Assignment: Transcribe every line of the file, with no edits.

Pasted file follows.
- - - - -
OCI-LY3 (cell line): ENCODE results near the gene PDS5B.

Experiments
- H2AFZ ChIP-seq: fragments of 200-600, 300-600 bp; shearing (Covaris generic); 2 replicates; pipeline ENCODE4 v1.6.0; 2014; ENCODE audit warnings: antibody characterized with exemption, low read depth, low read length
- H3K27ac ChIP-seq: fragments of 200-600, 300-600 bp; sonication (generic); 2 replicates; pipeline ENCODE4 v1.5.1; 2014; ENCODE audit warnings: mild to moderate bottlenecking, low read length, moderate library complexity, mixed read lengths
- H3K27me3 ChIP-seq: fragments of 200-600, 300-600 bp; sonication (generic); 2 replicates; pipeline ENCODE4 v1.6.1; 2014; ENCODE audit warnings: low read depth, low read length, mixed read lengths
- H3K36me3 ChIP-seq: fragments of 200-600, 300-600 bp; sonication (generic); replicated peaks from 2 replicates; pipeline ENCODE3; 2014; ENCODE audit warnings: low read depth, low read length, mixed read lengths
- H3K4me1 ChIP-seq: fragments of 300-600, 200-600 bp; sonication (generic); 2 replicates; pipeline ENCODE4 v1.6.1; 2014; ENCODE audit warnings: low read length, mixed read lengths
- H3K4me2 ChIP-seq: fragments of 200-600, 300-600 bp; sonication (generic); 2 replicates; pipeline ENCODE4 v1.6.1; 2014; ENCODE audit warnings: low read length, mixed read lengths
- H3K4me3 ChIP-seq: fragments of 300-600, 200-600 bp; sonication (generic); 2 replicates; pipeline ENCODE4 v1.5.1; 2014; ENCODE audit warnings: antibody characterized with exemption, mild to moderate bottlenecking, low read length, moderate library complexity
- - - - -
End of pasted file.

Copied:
OCI-LY3 (cell line): ENCODE results near the gene PDS5B.

Experiments
- H2AFZ ChIP-seq: fragments of 200-600, 300-600 bp; shearing (Covaris generic); 2 replicates; pipeline ENCODE4 v1.6.0; 2014; ENCODE audit warnings: antibody characterized with exemption, low read depth, low read length
- H3K27ac ChIP-seq: fragments of 200-600, 300-600 bp; sonication (generic); 2 replicates; pipeline ENCODE4 v1.5.1; 2014; ENCODE audit warnings: mild to moderate bottlenecking, low read length, moderate library complexity, mixed read lengths
- H3K27me3 ChIP-seq: fragments of 200-600, 300-600 bp; sonication (generic); 2 replicates; pipeline ENCODE4 v1.6.1; 2014; ENCODE audit warnings: low read depth, low read length, mixed read lengths
- H3K36me3 ChIP-seq: fragments of 200-600, 300-600 bp; sonication (generic); replicated peaks from 2 replicates; pipeline ENCODE3; 2014; ENCODE audit warnings: low read depth, low read length, mixed read lengths
- H3K4me1 ChIP-seq: fragments of 300-600, 200-600 bp; sonication (generic); 2 replicates; pipeline ENCODE4 v1.6.1; 2014; ENCODE audit warnings: low read length, mixed read lengths
- H3K4me2 ChIP-seq: fragments of 200-600, 300-600 bp; sonication (generic); 2 replicates; pipeline ENCODE4 v1.6.1; 2014; ENCODE audit warnings: low read length, mixed read lengths
- H3K4me3 ChIP-seq: fragments of 300-600, 200-600 bp; sonication (generic); 2 replicates; pipeline ENCODE4 v1.5.1; 2014; ENCODE audit warnings: antibody characterized with exemption, mild to moderate bottlenecking, low read length, moderate library complexity